Photo Credit: courtesy

I went to Auschwitz because my oldest daughter told me that she needed me to go with her.

I went to support her and ultimately she supported me…or at best, we supported each other. I learned that human beings can break. I don’t think I ever broke before Poland. Or at least I never realized the depth of what it means.
Breaking is when you stop and you say, I’m done. I can’t take anymore. You close down and if God grants you your greatest desire at that moment, you’ll never feel again, never even walk again. You just want it all to end. The pain, even if it means the joy stops too. Anything to stop the end of hope, the horror, the pain.
I broke in a few places in Auschwitz…when I begged them to let me go and leave the group. I would go to the airport and wait from them and all I wanted was for them to guard my daughter. But they wouldn’t let me go.
I broke the first time in Auschwitz when I stared at the rubble of the crematoria and thought of my great-grandmother dying in that very spot. I broke when I took out a picture of the Western Wall and slipped it into the mangled metal and realized that I would leave the picture there.
I broke when I looked around me at the grass growing and the gentle summer wind blowing in an almost cloudless sky. And I broke when I heard our Saba Moshe whisper, “it wasn’t like this. If there had been grass, we would have eaten it. It was so cold.”
I broke in Chelmno when I stood by the grave of a 3-day-old baby boy’s grave and I broke for the last time in Jedbawne when I heard about how the Polish neighbors had herded the Jews into the synagogue and set it afire. July 10, 1941. I still remember the date.
They call it a pogrom, but it was a massacre. The Russians had fled; the Nazis were on the march. But on that day in Jedwabne, there were only the Jews and the Poles. And the Poles murdered the Jews. After the war, they put up a sign “To the 1,500 Poles murdered by the Hitlerites”. A lie. One of many.
Sixty years later, a year before I was there, they finally agreed to change the sign. “To the 1,500 Jews who were murdered.” And in 2002, I hear about the memorial ceremony they had had in 2001, when the President came and apologized for the massacre. Still, the Poles who live there deny what their parents did.
At the ceremony, from one house, a stereo began blasting music loud enough to disrupt the ceremony. Embarrassed, the president sent the head of the police to shut the music down.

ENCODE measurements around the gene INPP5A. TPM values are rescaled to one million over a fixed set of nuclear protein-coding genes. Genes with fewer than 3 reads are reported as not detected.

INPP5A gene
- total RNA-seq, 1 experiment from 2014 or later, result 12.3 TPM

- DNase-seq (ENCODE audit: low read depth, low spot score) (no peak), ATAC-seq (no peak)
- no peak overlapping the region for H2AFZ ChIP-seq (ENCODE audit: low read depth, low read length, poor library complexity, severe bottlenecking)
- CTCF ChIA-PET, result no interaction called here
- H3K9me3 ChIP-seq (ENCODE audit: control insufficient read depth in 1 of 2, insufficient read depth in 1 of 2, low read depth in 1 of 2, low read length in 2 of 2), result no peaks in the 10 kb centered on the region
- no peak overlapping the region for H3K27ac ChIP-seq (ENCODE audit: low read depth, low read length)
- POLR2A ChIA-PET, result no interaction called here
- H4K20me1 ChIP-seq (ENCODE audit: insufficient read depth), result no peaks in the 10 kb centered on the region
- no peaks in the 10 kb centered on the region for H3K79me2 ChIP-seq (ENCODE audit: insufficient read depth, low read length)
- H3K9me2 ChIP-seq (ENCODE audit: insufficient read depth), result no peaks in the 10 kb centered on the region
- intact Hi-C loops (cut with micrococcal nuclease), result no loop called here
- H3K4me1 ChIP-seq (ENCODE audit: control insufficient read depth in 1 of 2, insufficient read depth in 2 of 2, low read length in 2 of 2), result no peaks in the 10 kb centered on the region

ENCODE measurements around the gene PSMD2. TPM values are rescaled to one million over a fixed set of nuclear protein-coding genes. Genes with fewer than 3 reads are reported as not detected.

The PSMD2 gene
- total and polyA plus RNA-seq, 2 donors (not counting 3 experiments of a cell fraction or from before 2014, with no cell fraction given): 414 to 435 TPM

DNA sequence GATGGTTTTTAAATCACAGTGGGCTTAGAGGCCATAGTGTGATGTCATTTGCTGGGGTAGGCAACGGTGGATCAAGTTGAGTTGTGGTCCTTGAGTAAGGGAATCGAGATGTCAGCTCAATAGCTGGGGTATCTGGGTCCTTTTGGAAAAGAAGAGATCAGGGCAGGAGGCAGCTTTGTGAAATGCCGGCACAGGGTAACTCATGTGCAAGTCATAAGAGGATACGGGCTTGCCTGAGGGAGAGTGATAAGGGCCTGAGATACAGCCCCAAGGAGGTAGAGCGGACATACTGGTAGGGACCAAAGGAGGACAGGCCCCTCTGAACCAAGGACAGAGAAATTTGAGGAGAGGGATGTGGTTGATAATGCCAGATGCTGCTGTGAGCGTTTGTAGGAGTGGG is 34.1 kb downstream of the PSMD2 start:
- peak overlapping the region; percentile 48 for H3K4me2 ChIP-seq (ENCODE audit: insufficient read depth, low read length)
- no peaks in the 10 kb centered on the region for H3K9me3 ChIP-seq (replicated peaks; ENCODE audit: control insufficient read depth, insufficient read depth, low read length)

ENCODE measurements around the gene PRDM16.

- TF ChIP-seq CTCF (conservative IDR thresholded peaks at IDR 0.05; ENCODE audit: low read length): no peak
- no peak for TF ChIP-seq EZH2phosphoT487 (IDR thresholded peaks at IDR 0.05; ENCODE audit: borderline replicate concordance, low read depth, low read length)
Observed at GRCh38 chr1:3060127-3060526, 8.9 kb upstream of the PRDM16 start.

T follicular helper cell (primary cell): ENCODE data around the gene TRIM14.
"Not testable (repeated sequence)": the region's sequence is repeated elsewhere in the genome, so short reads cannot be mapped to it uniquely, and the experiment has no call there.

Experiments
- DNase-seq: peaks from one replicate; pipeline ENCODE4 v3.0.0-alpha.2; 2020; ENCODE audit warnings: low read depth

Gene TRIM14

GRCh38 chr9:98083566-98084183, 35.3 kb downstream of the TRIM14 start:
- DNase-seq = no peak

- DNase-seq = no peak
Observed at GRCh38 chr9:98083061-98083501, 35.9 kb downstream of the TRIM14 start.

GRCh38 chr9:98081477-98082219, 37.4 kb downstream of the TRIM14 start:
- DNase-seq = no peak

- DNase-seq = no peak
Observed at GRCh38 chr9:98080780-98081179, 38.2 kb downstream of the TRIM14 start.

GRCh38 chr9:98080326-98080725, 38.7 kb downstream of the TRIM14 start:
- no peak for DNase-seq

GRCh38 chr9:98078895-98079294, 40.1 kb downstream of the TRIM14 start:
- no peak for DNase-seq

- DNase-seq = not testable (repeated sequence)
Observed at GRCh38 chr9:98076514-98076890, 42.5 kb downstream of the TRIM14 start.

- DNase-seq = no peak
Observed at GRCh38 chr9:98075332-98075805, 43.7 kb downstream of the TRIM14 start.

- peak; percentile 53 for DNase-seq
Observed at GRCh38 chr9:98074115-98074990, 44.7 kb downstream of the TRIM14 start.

And when he returned and they started the ceremony again, the town’s church bells started ringing…and ringing…and ringing.
I heard someone who had been at the ceremony describe this and I broke again. Please, I begged them, let me go to the airport. I need to go home. I need air. I want to leave.
But I couldn’t and so I went to Treblinka and watched the wind blow there too. Today, I watched Ben Shapiro and Elon Musk walk in Auschwitz and my heart hurt again.
This time I did not think of the child buried in Chelmno but of our child, perhaps buried in Gaza. I thought of Kfir who was born free in our land, and still hatred has taken him from us.
I thought of the lies told by the South Africans in the International Court of Justice and I thought of the lies told in Jedwabne.
I’m broken. We are all broken. But not really.
You see what isn’t broken are our sons and daughters. They are dancing. Singing. They hold their guns with pride because they are fighting the Nazis as we never could in Auschwitz. They are chasing those who massacred our people and they are catching them. Every day brings word of more of these barbarians falling, these cowards running.
What we didn’t have in Jedwabne was an army and weapons and planes and tanks. In Jedwabne, they murdered almost all of the Jews. No one stood up to stop them…

And here, here we stopped them, we chased them out of our land and followed right into theirs. And today, even when we break…we know that it’s different. No one was punished for what was done in Auschwitz or in Jedwabne. Justice for most of the Nazis put on trial was slow and often a farce.

True justice is happening now in Gaza. And all the innocent have to do to avoid being hurt – is get out of the way, trust that unlike Hamas and the Nazis, our only intent is to flatten Hamas.
Biden and others say it isn’t possible. But our determination was forged in the fire and hell of Auschwitz. Just watch us.
And with that thought, I am healed. I am not broken because this time, we took our future; now we fight back. And we will win this fight. Hamas will die. And what and who the Palestinians choose to lead them next will determine their future. It won’t be Hamas.
{Reposted from the author’s blog}

Previous articleSatmar Delegation Armed with Shabbat Goods Visits Soldiers Up North
Next articleRussia Entering the War Zone in Southern Syria, Impacting IAF Maneuverability
Paula R. Stern is the co-founder of Retraining4Israel (, a new organization working to help olim make aliyah successful. Paula made aliyah over 30 years ago with her husband and their three children. She lives in Maale Adumim and is often referred to as “A Soldier’s Mother”. She is now a happy wife, mother of five (including two sabras), and grandmother, happily sharing her voice and opinions with others. She is also a senior tech writer and lead training instructor at WritePoint Ltd. ( Please visit her new website: